First time they did it decided did not have right cells or something so they did it a second time. This was all done on same day, he just had to wait while they tested the first batch.

    So looks like the hospital billed insurance for both times and I wonder if I should dispute the claim as they messed up the first time…or is this normal??

  32. 32
    🎂 Martin says:

    @Ecks: The problem is that we are wired to optimize the outcome. If you get the 2nd best price on something, you’re pissed because you missed the best price. It doesn’t matter if there were only 2 prices or 2,000, whether you missed by 50% or by .1% – everyone wants to optimize that decision, and with many options, it becomes impossible. So in response a lot of people throw up some arbitrary constraint to artificially limit their choices. They become Apple loyalists because Apple only gives you 2 choices to begin with, rather than dozens or hundreds (it would fair to say this applies to me). Or they become Ford loyalists because the hierarchy of options are clearly structured and easy to parse. Comparing similarly priced and specced Chevy and Ford is hard, but walking the ladder of Ford trucks (or Chevy) is much easier.

    Costco plays this very well. There is virtually no choice there. If you want peanut butter, you can usually pick the single (usually quite good) brand they have on the shelf at a good price. You either pick peanut butter or you don’t. No dithering between brands or needing to compare labels or cost per ounce or whatever is part of your optimization strategy. If you want a vacuum, you can pick among the 1 or maybe 2 very distinct Dyson’s on the shelf. They usually break that strategy in places where people enjoy their choice or where loyalties come into play, such as with buying wine, or with soda (few people alternate between Coke and Pepsi) but most people aren’t loyal to their brand of green beans. Costco is where you buy, rather than shop.

  33. 33
    🎂 Martin says:

    @elftx: That’s pretty normal in my experience. The problem is often that the test for this stuff isn’t always conclusive, so they run it again. That’s based on our experience with the HMO, where there’s no financial motive to repeat bill.

  34. 34
    Aurona says:

    Choices, choices. I ran into this when I applied for Medicare Part D – so many choices. However, this is the classic of pay the premium, even though you don’t take any meds. So every year, I pay $15 a month for stuff I don’t get or use. Why oh why, can’t supplements be on there? I found out that there is a penalty on Medicare Part D if you don’t purchase it when you turn Medicare age, and it increases each year, noting those costs could go up for a senior in that very fixed income. I frankly don’t hear the libertarian/republican crowd of seniors whining about that like their children whine about the ACA penalty.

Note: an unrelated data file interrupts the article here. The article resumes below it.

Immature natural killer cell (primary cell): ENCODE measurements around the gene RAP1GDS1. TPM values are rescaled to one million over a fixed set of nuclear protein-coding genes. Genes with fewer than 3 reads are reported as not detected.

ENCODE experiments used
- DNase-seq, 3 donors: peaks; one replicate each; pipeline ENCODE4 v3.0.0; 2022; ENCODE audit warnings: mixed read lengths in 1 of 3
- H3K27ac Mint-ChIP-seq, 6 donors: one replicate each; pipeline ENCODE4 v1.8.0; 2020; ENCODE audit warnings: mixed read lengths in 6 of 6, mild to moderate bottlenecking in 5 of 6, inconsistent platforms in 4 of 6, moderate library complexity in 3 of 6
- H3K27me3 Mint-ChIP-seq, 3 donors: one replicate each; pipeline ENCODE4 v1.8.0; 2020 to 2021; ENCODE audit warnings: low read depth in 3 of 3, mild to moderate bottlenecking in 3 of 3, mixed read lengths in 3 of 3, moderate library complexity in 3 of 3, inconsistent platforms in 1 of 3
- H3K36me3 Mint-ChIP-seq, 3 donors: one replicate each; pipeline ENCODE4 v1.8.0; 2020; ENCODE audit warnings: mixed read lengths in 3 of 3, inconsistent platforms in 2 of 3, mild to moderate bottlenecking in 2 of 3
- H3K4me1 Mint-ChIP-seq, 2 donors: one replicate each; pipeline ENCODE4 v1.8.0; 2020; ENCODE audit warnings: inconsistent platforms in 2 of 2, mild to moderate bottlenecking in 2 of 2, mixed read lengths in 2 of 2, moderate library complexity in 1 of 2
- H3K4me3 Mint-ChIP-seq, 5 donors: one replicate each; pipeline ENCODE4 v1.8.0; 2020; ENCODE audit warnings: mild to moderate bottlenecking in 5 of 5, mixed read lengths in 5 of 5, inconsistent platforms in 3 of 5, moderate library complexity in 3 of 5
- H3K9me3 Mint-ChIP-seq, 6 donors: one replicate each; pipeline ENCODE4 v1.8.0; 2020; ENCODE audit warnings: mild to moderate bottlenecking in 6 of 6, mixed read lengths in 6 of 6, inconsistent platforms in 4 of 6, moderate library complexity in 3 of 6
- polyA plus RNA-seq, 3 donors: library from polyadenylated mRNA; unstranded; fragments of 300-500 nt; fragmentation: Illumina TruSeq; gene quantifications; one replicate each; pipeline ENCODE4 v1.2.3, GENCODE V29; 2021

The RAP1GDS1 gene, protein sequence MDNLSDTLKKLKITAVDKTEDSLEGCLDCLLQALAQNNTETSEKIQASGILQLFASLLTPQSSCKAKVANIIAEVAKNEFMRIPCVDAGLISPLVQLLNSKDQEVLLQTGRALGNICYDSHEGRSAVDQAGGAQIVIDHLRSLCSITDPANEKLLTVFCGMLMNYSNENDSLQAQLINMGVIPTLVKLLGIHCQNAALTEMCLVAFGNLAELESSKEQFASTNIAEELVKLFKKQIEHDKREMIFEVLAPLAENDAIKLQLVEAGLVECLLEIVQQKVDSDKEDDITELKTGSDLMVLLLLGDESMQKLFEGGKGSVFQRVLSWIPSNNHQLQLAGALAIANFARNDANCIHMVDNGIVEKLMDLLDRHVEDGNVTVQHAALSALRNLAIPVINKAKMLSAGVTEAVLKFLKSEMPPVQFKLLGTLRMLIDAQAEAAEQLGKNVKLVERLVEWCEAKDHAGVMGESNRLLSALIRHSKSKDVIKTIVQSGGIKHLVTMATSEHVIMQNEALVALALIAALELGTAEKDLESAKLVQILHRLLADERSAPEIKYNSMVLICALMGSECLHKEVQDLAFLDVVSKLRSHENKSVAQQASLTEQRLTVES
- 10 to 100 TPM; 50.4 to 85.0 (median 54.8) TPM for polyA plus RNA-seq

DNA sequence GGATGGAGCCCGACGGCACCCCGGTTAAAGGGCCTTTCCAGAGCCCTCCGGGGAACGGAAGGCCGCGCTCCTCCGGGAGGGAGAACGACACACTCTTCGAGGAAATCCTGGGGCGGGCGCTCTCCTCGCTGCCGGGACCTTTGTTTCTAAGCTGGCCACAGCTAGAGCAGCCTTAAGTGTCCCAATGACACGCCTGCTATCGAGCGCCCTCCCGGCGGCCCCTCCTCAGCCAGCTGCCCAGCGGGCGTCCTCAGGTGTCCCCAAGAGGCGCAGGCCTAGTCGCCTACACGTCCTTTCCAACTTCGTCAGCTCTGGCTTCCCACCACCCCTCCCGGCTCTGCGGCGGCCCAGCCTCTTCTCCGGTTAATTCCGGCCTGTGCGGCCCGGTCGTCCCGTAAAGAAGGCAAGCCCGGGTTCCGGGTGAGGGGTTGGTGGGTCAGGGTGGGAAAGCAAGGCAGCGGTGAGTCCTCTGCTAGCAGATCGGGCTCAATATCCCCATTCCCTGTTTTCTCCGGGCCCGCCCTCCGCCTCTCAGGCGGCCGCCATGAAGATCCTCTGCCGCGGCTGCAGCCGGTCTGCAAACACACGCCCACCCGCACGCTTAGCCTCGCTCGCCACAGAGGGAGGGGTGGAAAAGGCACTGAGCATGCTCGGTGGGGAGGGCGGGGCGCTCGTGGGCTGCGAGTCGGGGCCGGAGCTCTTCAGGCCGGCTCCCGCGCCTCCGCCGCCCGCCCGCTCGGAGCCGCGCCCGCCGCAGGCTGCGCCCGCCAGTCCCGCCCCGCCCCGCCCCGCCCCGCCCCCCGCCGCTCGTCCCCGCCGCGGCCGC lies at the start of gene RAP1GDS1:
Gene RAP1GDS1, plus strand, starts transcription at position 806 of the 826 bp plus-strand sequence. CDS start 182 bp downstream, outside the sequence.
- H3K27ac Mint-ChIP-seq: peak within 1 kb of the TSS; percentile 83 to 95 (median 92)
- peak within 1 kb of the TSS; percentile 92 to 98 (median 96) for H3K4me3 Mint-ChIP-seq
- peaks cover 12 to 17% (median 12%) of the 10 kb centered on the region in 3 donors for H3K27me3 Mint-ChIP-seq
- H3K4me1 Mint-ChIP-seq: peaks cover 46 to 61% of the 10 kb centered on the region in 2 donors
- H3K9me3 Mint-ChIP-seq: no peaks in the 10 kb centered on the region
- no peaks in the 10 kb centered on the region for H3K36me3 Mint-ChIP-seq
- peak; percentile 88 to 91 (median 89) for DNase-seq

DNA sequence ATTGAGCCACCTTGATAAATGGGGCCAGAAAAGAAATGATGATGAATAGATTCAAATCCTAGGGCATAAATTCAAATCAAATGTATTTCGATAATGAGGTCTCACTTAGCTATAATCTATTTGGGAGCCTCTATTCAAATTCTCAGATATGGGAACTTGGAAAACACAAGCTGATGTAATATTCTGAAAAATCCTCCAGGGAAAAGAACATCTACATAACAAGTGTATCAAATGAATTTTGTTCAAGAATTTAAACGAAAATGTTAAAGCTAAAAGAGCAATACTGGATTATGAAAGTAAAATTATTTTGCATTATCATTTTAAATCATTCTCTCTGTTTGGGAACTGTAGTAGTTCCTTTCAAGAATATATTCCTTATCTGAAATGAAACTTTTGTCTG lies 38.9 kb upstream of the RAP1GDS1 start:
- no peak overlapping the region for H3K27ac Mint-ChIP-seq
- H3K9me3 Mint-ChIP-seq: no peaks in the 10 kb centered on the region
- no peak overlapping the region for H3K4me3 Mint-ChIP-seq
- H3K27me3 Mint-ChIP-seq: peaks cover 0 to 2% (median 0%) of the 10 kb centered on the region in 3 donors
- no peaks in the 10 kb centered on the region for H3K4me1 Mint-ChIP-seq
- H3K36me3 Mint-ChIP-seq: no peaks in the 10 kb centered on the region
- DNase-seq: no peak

35. 35
    Richard Mayhew says:

    @🎂 Martin: Got to disagree. People are not optimizers. They are satisficers. They’ll take good enough most of the time. I know when I want a steak, I am not sampling the fourteen steakhouses every time. I’ll go back to the restaurant that I know served a really nice steak last time I had that hankering and get a damn good steak. I don’t know if it is objectively the best steak I can get within a 30 minute travel radius from my house, and I really don’t care. It met my objective of eating a really good steak.

    To be a bit cynical, we are satisficers on long term romantic partners as well. There may have been times in my life that I attempted and failed misterably in sampling the company of every available woman on my college campus and the surrounding community, but I never attempted to search the entire world. And when I met my wife, I stopped searching despite the possibility that a better match was out there three time zones away.

  36. 36
    Hungry Joe says:

    @🎂 Martin: I agree that Costco is great for that (and a number of other) reasons, but sometimes you just don’t need eight tubes of toothpaste or a half gallon of artichoke hearts.

  37. 37
    elftx says:

    @🎂 Martin: thanks for your input

  38. 38
    Anon says:

    @Richard Mayhew: sure, but how can I decide that I’m better off with a 6 month contract vs a 24 month contract to try and winnow choices, given that 24 month contracts are more expensive (plus the fact that they all charge some fee if I use less than 1000 kWh a month). If I choose the cheaper short term option now, I get to do this all over again in a couple months. Furthermore, online reviews all point out that about 3/4 of the distributors are crappy, so while reducing the option set to 4 is easy, knowing which options to pick to reduce it to a worthwhile 4 is still near impossible.

  39. 39
    Ruckus says:

    Too many overlapping and hard to differentiate health insurance choices is nothing new. 30-40 yrs ago I purchased group health insurance for my company. Trying to make sense of the choices wasn’t really that difficult but it was very time consuming. Far more consuming than I had time for. What I had to do was learn to direct my insurance broker to look a all the plans and pick out 5 or 6 that would work for me. So same as what Richard is doing for his daughter. Take away the 20-30 choices available and show me the 5-6 that make some sense. Some years I would reject all 5 or 6 choices and give my broker the reasons why. That allowed him to understand my needs better and try again.